Here's everything you need to know about 2x4 lumber! What are the actual dimensions of a 2x4, the best saw to cut 2 by 4 wood, what screws to use in a 2x4 and project ideas to get you started!
2x4 studs are one of the cheapest and easiest sources of lumber for beginning woodworkers. But if you've never built anything before, there's a lot to learn! In this guide, I'll answer all your questions about the humble 2x4 and help you get started on your next project!
What are the actual dimensions of a 2x4?
Believe it or not, a 2x4 board does NOT measure 2" x 4"! Why?
A 2x4's actual dimensions are approximately 1.5" x 3.5". Although initially cut as a true 2x4 during rough sawing, the board shrinks to its finished size through drying and planing processes.
Actual size vs nominal size
2x4 lumber is made from a variety of softwood species. Back in the day, each mill cut down their logs into boards that were roughly 2" x 4" (the nominal size) but the surfacing and drying process was different at each location, resulting in an assortment of actual finished sizes.
Over time, the size of a 2x4 shrunk in order to compete with other building materials. Mills were trying to get more boards out of a single log, and charge the same price. Eventually, the actual size of a 2x4 was standardized at 1 ½" x 3 ½" to keep the dimensions consistent throughout the industry.
Standard 2x4 length
2x4 studs are typically 8 feet long, to match the standard length of a sheet of plywood or drywall. You can also find 2x4 studs that are 92 ⅝" long, which allows builders to account for the thickness of the boards that run along the top and bottom of the wall.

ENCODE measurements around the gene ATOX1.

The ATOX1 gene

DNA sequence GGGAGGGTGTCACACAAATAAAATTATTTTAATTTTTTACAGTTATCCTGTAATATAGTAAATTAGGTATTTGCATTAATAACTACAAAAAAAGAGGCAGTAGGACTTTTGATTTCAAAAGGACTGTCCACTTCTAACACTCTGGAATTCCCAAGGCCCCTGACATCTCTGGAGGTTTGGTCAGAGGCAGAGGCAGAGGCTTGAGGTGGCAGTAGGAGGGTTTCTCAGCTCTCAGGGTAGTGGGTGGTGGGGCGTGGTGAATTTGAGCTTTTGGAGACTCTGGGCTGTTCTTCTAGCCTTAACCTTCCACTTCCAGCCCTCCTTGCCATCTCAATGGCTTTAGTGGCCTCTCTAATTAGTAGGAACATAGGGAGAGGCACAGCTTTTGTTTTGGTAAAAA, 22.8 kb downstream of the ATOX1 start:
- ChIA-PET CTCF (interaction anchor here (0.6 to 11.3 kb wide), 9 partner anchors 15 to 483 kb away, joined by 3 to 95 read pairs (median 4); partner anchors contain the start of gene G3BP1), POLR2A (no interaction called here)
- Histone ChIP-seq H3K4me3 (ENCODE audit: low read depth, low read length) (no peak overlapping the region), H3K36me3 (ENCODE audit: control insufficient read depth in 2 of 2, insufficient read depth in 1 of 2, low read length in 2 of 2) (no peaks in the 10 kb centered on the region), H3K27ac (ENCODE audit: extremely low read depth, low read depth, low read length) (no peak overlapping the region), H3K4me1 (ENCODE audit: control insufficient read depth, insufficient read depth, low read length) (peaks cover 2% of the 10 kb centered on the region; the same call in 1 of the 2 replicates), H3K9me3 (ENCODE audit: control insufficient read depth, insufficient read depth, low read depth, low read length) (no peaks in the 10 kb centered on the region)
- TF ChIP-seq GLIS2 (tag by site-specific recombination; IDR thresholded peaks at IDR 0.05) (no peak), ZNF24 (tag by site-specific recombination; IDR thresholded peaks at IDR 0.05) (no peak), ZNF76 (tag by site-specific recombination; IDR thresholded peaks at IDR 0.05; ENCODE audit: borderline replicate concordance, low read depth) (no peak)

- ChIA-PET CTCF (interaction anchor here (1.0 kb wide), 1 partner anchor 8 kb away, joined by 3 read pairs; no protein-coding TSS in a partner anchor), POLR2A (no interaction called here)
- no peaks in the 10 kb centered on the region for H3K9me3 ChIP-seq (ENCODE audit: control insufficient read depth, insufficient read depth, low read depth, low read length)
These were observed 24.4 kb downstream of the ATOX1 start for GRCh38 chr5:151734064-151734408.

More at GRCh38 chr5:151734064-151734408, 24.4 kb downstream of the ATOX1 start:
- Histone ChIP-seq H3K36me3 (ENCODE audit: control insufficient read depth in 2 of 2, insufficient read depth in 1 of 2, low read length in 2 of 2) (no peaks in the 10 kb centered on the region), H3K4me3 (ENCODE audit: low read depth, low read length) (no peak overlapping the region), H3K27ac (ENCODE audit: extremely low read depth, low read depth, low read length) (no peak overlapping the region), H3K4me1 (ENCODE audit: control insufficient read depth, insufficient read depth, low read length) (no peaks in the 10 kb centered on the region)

Pay attention to the lengths listed on the lumber bin when buying 2x4s for a project! My woodworking plans always call for 96" long boards, and grabbing the wrong size may mean an extra trip to the store for more supplies!
In addition to the standard 8 foot length, you can also find 2x4 boards in 10, 12, 14 or even 16 foot sizes. But these are almost impossible to transport home in my car, so I stick with what fits in my small SUV!
What to look for at the lumber yard
Venturing into a lumber yard or the lumber section of the home improvement store for the first time can be daunting! There are so many stacks to choose from! Just grab a lumber cart and wander until you've found the 2x4s you're looking for.
Avoid cracked and damaged boards
When you finally find the pile of 2x4s, you'll probably see a bunch of cracked and damaged boards right on top. These bins get picked through all the time, and the worst ones are left behind. Don't grab boards right off the top!
Dig down or back a few layers until you see all the tightly packed 2x4s all neatly arranged in stacks. These are the boards that haven't been picked over, and there's bound to be some great ones in there! Sometimes there will be a band around a new shipment of lumber, and I'll use my car keys to cut the band and pull out all the good stuff.